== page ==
The afternoon session began with a debate about the future of multihull racing. Being former Olympic racers and multihull experts, all panellists agreed that it was an absolute shame that the Tornados had been taken away from the Olympic program; nobody in the 350 strong audience said the contrary… The reasons were more interesting to understand. Mitch Booth, a double Olympic medallist, explained that “multihulls have always struggled with acceptance within the institutions, the yacht clubs or federations. They have been banned for years. There is unfortunately a cultural issue still to resolve.” Cam Lewis, who is one of the best promoters of multihull racing in the US, considers that “this issue will be resolved. There are currently several successful projects – including the forthcoming America's Cup – that need to be used to the benefit of multihull racing.”
Founder of the Extreme 40 concept, Herbert Dercksen confirmed that the platform he successfully developed has “helped overcome this stigma.” Other promising projects such as the MOD – Multi One Design trimarans – are on their way, and could well become tomorrow's most successful in and offshore multihull project. “There should also be some individual projects in parallel”, commented Desjoyeaux. “This is how the sport and the technology can evolve.”
More than 500 delegates – including the ones involved in the adjacent Superyachts Coating Conference and the Yacht Racing Design & Technology Symposium – then walked into the Grimaldi Forum auditorium for the events Grand Finale, the long expected America's Cup session.
CEO of BMW ORACLE Racing, Russell Coutts was first on the podium, speaking with enthusiasm about his trimaran's wing – “bigger than any wing ever built including airplanes.” Coutts spoke at length about his passion for the America's Cup, and the characteristics that made it so dear to him. “Some of the lessons for the future lie in the past”, he claimed. “Fremantle was one of the most exciting America's Cups ever. Auckland showed the benefits of a custom-built harbour, and the importance of a strong local support. Finally, Valencia illustrated the benefits of a global management for both the Challengers series and the America's Cup. All those events were very successful in their way. I have one question”, he concluded: “Why change such a successful format?”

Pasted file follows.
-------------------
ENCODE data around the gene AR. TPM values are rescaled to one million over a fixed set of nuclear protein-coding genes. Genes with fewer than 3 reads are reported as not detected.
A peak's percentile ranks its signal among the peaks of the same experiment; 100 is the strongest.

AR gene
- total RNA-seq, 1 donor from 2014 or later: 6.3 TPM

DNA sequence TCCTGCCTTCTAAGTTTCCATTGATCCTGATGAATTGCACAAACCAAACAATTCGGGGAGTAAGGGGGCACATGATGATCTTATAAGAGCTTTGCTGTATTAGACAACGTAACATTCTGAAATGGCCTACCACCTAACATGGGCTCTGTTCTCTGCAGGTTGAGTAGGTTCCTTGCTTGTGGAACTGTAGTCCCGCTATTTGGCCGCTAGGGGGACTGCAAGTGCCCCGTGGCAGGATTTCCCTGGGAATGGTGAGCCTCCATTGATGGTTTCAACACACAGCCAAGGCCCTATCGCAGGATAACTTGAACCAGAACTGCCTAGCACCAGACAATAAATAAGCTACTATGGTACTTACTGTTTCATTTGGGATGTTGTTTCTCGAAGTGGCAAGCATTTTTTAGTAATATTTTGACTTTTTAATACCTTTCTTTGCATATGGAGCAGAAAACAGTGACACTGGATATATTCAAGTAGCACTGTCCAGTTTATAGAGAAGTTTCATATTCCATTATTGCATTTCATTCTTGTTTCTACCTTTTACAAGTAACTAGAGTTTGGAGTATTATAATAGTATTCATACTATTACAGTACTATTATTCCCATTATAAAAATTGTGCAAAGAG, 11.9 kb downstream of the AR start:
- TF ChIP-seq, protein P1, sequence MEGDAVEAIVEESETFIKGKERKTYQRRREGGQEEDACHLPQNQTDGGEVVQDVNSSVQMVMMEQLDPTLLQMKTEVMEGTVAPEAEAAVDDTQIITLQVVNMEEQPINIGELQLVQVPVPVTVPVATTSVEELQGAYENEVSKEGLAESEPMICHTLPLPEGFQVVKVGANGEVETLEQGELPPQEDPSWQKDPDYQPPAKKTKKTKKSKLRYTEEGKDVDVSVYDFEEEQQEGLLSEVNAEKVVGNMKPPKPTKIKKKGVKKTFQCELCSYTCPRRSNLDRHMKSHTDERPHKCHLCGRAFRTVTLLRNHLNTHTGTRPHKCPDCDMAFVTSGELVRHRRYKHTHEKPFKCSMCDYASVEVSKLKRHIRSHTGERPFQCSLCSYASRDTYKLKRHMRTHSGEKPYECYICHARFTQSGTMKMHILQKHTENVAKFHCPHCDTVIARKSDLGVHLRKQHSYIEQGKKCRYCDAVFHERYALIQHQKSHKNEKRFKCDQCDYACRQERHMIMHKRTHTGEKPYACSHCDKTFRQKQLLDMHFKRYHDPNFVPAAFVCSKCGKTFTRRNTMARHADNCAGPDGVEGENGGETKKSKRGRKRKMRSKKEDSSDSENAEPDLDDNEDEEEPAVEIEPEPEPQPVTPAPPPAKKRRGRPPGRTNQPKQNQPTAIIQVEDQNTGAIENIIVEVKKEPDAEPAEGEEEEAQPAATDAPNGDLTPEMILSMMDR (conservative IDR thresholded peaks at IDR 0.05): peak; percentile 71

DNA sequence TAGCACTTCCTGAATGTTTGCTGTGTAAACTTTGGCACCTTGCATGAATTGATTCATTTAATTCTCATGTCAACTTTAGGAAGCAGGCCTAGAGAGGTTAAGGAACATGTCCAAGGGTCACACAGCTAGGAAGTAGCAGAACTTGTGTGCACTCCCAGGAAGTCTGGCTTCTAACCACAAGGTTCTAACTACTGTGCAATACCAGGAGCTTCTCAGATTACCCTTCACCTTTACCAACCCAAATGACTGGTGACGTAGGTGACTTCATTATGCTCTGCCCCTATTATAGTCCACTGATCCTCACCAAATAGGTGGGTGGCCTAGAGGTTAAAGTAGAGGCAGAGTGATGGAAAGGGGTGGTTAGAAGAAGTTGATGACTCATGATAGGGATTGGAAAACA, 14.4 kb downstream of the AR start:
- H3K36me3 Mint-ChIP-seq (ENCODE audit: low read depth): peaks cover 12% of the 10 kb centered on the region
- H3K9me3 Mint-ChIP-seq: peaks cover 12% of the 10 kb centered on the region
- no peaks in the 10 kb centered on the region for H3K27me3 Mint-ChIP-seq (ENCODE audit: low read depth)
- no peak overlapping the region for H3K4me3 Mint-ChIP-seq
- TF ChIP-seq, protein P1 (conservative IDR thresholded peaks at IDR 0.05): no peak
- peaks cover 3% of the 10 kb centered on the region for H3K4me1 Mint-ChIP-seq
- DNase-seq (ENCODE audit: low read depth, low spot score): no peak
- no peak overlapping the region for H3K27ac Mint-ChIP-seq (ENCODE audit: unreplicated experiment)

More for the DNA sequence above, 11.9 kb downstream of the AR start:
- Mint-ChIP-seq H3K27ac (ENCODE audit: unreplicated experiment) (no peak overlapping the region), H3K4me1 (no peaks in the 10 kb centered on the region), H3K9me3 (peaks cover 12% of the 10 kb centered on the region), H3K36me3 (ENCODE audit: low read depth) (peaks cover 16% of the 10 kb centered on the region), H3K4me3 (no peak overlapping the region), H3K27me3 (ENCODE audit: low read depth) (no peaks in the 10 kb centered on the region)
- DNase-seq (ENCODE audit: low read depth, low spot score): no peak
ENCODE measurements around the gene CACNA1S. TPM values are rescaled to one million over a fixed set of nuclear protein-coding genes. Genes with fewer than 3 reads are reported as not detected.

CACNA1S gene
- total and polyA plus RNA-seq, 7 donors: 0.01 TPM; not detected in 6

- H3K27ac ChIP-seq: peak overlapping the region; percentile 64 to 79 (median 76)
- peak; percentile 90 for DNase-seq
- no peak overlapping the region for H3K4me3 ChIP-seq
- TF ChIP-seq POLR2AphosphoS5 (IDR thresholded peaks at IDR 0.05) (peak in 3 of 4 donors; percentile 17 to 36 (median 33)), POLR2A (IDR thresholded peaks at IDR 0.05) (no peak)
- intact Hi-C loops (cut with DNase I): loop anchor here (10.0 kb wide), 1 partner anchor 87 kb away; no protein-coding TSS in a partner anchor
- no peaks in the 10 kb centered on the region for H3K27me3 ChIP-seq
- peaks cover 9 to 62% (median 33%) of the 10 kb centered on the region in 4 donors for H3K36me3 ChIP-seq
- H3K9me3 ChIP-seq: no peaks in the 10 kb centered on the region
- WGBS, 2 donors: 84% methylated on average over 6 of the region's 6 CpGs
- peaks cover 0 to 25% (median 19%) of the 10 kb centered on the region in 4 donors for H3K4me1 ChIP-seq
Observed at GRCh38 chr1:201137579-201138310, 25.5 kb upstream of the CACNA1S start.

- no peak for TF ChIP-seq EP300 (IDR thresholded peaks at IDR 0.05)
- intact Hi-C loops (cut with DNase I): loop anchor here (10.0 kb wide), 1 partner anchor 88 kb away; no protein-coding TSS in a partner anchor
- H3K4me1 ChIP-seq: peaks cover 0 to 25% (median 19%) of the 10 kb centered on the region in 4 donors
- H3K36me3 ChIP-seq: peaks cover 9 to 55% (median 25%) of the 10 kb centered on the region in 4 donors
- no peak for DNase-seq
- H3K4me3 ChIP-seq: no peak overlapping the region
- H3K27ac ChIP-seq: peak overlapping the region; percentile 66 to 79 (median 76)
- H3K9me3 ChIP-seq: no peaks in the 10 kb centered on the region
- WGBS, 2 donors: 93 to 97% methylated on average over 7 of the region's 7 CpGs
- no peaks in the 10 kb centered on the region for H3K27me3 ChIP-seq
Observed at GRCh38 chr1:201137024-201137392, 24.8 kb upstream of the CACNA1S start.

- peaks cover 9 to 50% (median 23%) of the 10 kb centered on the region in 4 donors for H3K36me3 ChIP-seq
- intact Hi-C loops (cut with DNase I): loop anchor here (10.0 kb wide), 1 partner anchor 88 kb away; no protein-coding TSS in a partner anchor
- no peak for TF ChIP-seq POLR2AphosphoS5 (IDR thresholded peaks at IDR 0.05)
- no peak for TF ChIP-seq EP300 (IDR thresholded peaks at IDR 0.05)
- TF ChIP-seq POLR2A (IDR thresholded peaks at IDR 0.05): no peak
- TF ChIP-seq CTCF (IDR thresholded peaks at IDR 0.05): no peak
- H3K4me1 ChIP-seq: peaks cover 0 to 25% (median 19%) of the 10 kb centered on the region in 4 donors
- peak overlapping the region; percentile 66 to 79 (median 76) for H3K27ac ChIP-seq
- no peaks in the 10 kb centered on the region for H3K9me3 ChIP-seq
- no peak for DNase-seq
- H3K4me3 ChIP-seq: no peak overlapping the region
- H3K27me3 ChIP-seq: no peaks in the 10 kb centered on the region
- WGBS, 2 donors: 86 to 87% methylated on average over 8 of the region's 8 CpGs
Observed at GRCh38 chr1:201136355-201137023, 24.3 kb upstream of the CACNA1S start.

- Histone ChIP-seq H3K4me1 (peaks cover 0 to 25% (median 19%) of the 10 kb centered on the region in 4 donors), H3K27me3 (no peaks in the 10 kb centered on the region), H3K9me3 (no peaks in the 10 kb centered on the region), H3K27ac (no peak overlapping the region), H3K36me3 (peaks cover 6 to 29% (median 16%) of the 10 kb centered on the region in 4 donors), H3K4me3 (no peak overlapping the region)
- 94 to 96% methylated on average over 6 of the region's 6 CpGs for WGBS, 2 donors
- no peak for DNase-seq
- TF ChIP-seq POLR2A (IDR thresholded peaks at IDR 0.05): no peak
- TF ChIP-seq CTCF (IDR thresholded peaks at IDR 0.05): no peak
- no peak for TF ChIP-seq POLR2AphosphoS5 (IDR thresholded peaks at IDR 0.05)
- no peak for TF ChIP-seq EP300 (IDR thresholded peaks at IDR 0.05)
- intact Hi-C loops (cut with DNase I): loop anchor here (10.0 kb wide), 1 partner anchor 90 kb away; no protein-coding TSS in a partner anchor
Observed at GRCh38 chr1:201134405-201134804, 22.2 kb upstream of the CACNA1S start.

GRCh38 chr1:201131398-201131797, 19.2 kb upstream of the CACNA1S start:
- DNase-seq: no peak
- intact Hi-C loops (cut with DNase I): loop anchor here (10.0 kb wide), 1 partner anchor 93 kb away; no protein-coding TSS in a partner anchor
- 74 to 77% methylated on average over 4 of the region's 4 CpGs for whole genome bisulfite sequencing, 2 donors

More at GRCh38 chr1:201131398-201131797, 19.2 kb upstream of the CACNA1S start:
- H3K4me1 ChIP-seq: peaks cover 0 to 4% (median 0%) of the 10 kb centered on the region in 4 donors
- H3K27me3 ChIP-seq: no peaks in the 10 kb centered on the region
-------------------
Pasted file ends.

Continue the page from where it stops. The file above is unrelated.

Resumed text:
Brad Butterworth, President of Alinghi, followed on stage and reminded the audience about the ground rules of the event. “The founding document of the America's Cup is the Deed of Gift. We can amend the rules if we agree to do it by mutual consent. However, in this case, there was no mutual consent.” Butterworth also spoke with enthusiasm about the Alinghi 5 catamaran, telling the audience how exciting it was to sail on such a platform. “In the future, he said, we should seriously consider a multi-challenge America's Cup on multihulls.” After confirming that his team would be ready to race on February 8, he expressed a wish: “Whoever looses the dual should be graceful and abandon any lawsuit.”
Nicolo Bastianini, Paul Cayard, Magnus Holmberg, Stephan Kandler, Sotiris Buseas and Marcus Hutchinson then joined Coutts and Butterworth on stage for a debate about the future of the event after AC 33. Talking on behalf of their respective teams, all panellists expressed clear – yet solvable – differences regarding the format, dates and type of boat to use for the next edition of the regatta. On the other hand all panellists agreed that an independent management was necessary, Brad Butterworth reminding his colleagues that its establishment would be difficult due to the complexity of the event.
Led by Paul Cayard, the speakers then unanimously endorsed the idea to rapidly create an official group of challengers and to start working concretely, together, on a Protocol for the next America's Cup. A promising achievement in the current context and after two years of legal battles.
The second edition of the World Yacht Racing Forum ended up on this positive note. Officially closing the event, the Forum's Chairman Peter Gilmour highlighted the great quality of the debates held during two days in Monaco. “To be honest, I am not really surprised by this,” he said. “I just wonder why we haven't started a long time ago. This is an exceptional reunion of the most influential people in our industry. Next year's third edition of the Forum will be built on this event's success.”